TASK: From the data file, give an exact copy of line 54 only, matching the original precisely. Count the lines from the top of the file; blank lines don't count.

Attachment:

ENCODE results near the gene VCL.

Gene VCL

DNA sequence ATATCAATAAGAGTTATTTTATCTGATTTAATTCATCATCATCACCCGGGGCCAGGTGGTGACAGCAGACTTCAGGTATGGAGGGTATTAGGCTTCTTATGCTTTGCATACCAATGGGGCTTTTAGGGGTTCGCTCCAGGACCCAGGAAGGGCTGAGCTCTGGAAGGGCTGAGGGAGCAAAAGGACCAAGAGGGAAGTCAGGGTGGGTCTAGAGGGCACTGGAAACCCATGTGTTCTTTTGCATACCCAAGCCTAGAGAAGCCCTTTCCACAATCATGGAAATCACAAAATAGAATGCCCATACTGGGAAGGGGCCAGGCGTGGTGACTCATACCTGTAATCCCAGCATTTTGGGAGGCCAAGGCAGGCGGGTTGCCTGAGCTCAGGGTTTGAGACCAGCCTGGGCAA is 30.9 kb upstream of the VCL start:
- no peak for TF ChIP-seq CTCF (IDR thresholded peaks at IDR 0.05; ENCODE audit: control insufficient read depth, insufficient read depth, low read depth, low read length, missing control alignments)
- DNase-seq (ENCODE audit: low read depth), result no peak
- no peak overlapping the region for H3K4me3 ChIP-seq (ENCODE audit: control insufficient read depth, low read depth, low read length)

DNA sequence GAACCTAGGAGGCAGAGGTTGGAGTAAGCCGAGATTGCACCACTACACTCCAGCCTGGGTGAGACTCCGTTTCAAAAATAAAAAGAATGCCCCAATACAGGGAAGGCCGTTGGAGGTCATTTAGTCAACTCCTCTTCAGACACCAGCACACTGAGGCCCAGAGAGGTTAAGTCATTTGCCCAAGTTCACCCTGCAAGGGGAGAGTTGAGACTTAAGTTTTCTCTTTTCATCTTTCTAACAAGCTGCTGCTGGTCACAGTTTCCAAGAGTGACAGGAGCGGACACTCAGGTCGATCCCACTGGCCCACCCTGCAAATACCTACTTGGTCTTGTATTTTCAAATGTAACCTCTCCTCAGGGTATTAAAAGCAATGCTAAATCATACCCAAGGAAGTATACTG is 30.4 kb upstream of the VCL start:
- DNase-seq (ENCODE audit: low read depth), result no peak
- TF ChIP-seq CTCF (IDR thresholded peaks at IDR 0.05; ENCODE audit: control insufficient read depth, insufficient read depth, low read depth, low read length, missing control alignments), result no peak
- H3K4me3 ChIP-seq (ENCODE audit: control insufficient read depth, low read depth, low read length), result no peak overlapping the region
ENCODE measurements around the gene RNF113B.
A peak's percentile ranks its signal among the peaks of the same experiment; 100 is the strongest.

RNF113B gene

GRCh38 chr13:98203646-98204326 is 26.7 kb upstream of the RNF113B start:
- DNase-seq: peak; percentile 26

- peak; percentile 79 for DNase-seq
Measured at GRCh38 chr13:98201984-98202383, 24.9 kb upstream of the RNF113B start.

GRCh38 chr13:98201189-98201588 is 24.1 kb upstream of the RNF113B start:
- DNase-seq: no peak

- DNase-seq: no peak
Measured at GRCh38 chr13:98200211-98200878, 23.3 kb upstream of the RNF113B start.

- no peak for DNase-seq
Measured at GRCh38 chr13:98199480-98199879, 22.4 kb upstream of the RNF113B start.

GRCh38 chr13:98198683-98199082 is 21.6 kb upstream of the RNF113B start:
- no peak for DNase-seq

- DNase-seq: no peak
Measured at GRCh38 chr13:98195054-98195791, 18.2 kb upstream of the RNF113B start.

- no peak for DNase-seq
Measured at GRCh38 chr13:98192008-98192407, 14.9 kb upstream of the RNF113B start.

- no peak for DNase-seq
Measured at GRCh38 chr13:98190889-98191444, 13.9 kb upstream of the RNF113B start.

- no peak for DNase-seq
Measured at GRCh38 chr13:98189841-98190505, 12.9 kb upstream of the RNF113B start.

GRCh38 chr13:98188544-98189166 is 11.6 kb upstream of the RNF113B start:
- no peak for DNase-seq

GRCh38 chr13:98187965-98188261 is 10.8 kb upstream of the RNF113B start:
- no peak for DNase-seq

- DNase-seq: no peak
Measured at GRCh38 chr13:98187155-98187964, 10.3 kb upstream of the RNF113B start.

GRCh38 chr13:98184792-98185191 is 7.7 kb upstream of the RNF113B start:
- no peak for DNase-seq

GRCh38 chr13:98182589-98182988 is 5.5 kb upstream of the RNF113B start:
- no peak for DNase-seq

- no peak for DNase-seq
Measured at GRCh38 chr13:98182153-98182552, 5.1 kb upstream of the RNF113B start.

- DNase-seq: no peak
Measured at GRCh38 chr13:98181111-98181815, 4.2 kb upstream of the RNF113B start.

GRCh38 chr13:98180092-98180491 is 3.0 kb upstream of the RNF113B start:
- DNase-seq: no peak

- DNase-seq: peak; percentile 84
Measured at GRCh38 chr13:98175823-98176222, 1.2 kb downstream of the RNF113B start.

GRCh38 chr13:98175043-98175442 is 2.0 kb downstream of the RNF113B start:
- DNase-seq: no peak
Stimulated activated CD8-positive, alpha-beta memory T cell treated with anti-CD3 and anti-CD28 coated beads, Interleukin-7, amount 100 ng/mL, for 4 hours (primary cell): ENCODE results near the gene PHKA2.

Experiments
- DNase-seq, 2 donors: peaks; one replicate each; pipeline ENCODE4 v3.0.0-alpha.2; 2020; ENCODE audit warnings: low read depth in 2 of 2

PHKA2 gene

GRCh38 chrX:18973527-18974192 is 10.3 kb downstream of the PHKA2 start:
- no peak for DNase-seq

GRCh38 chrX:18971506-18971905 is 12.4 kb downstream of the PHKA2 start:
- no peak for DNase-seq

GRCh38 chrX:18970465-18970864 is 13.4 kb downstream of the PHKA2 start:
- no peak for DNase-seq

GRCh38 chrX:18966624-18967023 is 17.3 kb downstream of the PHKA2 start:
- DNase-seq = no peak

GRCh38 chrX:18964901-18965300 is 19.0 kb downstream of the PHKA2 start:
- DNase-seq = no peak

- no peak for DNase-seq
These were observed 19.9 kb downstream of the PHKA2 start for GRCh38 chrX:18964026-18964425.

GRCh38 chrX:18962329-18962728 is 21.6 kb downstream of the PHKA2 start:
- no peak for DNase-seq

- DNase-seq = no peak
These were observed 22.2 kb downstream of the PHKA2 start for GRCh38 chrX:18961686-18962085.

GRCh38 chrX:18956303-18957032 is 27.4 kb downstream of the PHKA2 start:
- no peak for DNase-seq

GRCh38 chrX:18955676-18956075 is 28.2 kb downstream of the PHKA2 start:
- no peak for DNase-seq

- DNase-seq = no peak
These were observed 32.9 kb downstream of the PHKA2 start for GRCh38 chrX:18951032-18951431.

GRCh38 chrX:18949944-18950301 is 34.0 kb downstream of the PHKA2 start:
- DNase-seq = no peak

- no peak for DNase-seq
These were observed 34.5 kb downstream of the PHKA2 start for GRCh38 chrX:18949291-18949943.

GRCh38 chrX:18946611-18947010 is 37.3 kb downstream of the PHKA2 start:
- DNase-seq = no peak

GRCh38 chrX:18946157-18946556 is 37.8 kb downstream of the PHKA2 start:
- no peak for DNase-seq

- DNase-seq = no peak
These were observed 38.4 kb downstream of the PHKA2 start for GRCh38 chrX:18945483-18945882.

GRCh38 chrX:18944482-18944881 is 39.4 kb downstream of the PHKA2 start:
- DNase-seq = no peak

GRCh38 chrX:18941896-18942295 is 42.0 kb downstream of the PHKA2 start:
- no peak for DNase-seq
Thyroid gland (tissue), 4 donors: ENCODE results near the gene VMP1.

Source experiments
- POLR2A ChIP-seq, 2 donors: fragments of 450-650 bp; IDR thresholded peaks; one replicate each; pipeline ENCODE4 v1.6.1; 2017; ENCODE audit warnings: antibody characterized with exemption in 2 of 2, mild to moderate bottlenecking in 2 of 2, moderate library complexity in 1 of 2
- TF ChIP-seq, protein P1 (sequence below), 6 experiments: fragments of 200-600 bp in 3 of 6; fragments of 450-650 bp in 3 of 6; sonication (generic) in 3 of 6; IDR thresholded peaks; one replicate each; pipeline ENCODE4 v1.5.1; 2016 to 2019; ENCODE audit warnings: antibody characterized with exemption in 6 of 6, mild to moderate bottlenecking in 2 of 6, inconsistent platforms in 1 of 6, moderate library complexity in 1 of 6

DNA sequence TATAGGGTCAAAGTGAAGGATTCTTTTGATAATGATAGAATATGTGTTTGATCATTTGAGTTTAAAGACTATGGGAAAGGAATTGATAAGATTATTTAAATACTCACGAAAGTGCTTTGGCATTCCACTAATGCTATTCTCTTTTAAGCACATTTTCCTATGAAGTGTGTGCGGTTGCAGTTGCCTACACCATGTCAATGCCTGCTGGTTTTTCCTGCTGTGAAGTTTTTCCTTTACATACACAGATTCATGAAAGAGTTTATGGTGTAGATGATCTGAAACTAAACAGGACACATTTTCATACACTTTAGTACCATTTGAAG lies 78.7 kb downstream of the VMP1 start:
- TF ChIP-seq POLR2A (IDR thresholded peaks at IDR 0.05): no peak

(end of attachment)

Stimulated activated CD8-positive, alpha-beta memory T cell treated with anti-CD3 and anti-CD28 coated beads, Interleukin-7, amount 100 ng/mL, for 4 hours (primary cell): ENCODE results near the gene PHKA2.